Washington's reaction is somewhat more difficult to predict. On the one hand, the United States has said that it would not reenter any serious negotiations with North Korea, let alone provide it with any kind of assistance, until North Korea accepts denuclearization as a final goal of negotiations and also takes some "significant" steps towards this goal. On the other hand, the majority of people within the political establishment in Washington understand perfectly well that the said demands are essentially a non-starter because North Korea clearly has not the slightest intention to consider such options.
Indeed, for North Korea, its nuclear program - however imperfect - plays a major strategic role.
First, the North Korean elite see nuclear weapons as the ultimate deterrent, perfect insurance against foreign attack, the best means by which to ensure that the Kim family regime does not suffer the fate of Saddam Hussein or Muammar Gaddafi.
Second, nuclear weapons are a vital diplomatic tool whose presence makes a weak and impoverished North Korean state a relatively international player. Third, like it or not, the existence of the nuclear program is seen by many average North Koreans as a source of pride and therefore helps to legitimize the government. It is inconceivable that North Korea will surrender its nuclear weapons given the aforementioned benefits.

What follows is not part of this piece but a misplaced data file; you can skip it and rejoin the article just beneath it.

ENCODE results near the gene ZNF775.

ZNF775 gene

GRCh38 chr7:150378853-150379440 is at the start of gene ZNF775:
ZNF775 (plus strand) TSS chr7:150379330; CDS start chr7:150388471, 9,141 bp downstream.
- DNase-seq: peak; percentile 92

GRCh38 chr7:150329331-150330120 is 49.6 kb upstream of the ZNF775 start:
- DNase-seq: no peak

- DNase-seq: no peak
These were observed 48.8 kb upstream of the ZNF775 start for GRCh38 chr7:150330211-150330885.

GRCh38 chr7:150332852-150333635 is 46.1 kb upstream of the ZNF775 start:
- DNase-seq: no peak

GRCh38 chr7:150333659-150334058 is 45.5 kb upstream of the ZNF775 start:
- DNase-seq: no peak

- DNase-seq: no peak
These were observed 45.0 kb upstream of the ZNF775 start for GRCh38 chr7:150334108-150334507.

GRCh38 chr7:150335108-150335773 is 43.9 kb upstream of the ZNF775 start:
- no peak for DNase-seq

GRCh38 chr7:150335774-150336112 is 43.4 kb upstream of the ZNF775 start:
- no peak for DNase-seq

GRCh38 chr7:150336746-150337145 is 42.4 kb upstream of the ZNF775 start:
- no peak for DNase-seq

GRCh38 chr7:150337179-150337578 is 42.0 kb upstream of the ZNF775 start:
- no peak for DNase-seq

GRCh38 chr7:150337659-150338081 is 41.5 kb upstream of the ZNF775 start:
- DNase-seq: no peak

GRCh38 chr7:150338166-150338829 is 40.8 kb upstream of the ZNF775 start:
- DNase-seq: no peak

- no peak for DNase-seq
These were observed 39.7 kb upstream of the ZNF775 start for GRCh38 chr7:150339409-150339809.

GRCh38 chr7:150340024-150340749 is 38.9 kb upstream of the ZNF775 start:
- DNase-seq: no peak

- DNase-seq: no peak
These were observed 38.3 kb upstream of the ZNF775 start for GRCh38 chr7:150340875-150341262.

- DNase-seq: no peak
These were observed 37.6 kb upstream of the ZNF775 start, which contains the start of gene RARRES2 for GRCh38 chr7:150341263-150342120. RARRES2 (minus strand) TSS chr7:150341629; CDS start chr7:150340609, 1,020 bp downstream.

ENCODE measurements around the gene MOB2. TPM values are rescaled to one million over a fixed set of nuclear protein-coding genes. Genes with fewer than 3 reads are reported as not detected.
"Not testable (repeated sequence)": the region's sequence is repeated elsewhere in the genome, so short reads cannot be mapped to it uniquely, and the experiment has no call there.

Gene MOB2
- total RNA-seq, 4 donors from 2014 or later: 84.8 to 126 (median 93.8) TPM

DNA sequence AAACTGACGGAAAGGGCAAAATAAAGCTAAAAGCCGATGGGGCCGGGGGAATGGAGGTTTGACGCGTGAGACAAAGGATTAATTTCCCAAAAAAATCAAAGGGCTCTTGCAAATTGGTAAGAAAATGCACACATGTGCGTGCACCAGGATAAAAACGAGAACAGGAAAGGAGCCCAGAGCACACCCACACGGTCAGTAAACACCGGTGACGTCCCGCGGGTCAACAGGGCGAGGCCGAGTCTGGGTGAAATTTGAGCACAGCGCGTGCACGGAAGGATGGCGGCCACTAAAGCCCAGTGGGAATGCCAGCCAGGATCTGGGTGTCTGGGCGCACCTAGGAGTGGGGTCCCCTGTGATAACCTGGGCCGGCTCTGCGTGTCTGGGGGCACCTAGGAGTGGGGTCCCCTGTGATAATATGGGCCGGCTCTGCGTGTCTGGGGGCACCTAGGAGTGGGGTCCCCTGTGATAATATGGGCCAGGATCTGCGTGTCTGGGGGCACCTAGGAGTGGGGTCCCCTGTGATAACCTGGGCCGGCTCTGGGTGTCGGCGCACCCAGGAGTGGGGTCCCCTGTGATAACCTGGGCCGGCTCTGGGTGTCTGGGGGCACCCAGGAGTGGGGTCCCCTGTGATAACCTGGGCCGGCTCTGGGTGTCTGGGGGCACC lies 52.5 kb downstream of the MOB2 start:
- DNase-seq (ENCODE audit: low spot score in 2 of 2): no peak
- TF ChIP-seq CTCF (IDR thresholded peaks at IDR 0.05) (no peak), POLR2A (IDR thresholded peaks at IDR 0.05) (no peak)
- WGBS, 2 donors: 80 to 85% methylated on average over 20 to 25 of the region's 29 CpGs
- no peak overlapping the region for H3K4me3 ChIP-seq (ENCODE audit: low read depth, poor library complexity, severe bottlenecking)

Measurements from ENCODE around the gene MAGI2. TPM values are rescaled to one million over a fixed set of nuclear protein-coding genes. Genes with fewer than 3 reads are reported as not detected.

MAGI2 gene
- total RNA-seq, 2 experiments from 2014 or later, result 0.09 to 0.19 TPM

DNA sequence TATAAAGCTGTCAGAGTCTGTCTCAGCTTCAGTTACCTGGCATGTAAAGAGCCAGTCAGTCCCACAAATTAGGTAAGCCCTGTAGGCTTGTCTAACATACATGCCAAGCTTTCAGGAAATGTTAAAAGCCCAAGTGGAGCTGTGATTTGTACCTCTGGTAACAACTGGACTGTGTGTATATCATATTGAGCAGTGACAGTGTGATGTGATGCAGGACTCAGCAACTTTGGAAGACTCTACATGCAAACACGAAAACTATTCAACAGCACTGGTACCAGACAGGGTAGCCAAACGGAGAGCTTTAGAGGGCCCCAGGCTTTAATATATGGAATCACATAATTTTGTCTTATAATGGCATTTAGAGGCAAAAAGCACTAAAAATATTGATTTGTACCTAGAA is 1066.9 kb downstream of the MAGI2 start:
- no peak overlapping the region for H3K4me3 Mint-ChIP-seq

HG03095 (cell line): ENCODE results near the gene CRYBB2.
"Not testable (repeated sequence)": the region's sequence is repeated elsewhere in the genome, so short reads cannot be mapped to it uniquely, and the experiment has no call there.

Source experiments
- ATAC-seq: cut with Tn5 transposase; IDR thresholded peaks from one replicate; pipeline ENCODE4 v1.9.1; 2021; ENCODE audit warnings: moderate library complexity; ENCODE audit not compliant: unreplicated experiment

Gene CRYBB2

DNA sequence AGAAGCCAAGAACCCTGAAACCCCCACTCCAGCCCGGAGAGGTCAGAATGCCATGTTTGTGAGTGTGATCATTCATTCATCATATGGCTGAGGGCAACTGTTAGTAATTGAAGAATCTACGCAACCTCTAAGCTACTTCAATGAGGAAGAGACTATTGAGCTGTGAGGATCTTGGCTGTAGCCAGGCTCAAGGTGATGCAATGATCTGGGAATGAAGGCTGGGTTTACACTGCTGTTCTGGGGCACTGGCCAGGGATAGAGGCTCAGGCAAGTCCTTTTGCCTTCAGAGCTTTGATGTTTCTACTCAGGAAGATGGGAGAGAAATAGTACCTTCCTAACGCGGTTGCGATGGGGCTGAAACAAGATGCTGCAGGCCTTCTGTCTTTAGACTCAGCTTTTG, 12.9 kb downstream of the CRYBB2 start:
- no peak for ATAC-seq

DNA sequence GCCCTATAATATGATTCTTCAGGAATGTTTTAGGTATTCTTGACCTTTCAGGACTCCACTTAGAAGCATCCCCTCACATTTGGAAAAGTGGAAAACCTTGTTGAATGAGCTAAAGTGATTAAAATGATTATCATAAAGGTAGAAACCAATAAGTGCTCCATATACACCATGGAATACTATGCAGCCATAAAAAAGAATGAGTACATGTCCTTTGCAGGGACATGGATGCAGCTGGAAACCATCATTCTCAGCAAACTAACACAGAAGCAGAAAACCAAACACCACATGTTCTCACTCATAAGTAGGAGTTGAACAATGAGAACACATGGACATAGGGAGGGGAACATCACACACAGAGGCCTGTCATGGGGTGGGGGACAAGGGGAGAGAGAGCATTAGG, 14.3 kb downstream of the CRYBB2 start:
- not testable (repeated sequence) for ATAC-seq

If so, how can North Korea justify its return to the six-party talks? Perhaps some deliberately nebulous statement will suffice - such as, say, a professed commitment to denuclearization at some point in the distant and unspecified future. After all, the 1968 Non-Proliferation Treaty (NPT) theoretically commits all its participants - including the nuclear great powers - to the eventual abolition of nuclear weapons, but who in Washington, Moscow and Beijing has ever taken such a commitment seriously?
There is virtually no reason to hope that the six-party talks are going to deliver what they are ostensibly meant to deliver. However, they are nonetheless useful insofar as such interactions help to defuse tensions. Talks will also provide all interested parties with a convenient forum for interested parties to discuss security issues related to the Korean peninsula. Such a forum may prove useful when another crisis arises.
So, as a hippy might say, "let's make talk not war!" When making talks, though, let us also remember that negotiations can only get you so far.
Dr Andrei Lankov is a lecturer in the faculty of Asian Studies, China and Korea Center, Australian National University. He graduated from Leningrad State University with a PhD in Far Eastern history and China, with emphasis on Korea, and his thesis focused on factionalism in the Yi Dynasty. He has published books and articles on Korea and North Asia. He is currently on leave, teaching at Kookmin University, Seoul.
(Copyright 2013 Asia Times Online (Holdings) Ltd. All rights reserved. Please contact us about sales, syndication and republishing.)